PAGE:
I was in the second year of college. The first semester exam results were out. I’d failed in four out of six subjects. It didn’t come as a big surprise because I wasn’t a bright student.
But I was scared. If I didn’t fare well in the next semester, I would have to repeat the year and my girlfriend would move on to the next class. We’d already fought over this.
I boarded the bus to go home. I wondered how my parents would react. The man next to me was fast asleep. He seemedto be in his mid-30s. The bus was nearing the last stop. Suddenly he woke up and looked round, a little confused.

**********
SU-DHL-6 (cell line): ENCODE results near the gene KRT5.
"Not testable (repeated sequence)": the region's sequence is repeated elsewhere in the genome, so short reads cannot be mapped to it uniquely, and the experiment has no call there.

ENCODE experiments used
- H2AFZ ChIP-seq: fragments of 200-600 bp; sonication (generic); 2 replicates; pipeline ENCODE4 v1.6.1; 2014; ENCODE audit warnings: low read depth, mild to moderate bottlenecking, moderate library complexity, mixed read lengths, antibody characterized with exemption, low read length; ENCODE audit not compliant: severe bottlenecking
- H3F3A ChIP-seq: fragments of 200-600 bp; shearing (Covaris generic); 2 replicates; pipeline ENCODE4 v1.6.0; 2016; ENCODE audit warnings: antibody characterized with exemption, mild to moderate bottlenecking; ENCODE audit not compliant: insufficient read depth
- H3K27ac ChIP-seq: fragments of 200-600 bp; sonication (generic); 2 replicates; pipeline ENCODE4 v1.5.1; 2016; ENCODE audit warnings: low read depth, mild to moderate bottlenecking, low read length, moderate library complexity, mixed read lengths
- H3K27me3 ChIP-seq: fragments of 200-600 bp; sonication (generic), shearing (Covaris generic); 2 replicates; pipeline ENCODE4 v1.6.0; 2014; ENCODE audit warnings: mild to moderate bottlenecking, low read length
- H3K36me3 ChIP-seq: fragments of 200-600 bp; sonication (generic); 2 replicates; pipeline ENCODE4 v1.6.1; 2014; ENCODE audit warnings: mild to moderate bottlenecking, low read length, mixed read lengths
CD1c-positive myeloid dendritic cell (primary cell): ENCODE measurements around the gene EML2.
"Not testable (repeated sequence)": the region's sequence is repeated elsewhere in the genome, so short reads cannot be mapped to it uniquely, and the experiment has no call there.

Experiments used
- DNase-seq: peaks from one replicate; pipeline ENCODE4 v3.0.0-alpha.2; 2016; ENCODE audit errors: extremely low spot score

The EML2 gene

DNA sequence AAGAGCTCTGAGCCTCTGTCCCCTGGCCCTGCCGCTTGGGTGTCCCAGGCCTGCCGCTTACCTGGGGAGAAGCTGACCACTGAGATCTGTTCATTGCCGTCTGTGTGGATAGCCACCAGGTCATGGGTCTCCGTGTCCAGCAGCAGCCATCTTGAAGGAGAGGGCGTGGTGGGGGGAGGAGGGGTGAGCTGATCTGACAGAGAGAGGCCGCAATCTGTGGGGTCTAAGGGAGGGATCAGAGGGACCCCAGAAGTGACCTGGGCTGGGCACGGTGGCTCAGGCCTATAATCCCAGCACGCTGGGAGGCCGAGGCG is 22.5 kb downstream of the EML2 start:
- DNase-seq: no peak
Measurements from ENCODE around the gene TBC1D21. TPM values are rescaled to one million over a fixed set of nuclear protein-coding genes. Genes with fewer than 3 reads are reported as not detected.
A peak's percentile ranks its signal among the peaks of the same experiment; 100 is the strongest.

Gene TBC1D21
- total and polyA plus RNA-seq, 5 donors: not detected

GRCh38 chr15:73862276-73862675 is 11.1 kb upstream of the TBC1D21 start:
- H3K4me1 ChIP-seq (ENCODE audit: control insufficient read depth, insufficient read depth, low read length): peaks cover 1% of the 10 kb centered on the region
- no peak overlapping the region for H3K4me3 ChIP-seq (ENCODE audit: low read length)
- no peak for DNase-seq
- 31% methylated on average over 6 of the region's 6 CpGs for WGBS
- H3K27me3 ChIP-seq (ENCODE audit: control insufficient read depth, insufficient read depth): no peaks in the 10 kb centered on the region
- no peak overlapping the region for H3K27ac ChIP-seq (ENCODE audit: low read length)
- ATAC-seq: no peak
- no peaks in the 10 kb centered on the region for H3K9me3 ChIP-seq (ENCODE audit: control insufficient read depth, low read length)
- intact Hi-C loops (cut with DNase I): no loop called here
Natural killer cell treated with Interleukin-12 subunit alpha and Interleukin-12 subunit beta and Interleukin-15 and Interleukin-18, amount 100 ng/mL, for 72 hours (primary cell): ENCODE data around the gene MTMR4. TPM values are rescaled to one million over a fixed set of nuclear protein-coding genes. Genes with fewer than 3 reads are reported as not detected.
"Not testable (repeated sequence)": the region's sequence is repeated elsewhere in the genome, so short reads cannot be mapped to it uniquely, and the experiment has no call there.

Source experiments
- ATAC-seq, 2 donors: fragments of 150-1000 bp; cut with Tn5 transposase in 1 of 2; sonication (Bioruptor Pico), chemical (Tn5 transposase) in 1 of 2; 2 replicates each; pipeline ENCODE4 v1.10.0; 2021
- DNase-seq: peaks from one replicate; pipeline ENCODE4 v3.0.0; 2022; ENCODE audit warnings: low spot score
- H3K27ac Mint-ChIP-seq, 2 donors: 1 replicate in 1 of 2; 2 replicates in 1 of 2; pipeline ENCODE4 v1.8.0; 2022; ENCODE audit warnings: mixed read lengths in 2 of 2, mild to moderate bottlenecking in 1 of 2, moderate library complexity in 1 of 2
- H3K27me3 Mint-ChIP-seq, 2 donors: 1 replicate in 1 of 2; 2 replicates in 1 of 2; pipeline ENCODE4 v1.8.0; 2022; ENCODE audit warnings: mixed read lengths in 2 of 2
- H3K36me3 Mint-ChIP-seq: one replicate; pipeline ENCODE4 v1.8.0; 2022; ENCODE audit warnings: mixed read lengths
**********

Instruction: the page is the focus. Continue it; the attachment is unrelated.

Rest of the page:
He had missed his stop. He was furious and yelled at the conductor for not waking him up as he had requested him to. He was traveling that route for the first time. The man got off the bus in a huff.
I was infused with a newfound courage. I called up my father to tell him about my results. I promised him that I would study hard and not fail again, ever. I apologised to my girlfriend. They understood.
At times, we get so disheartened by our failures that we don’t realise it’s not the end of the world. A failure can be a new beginning.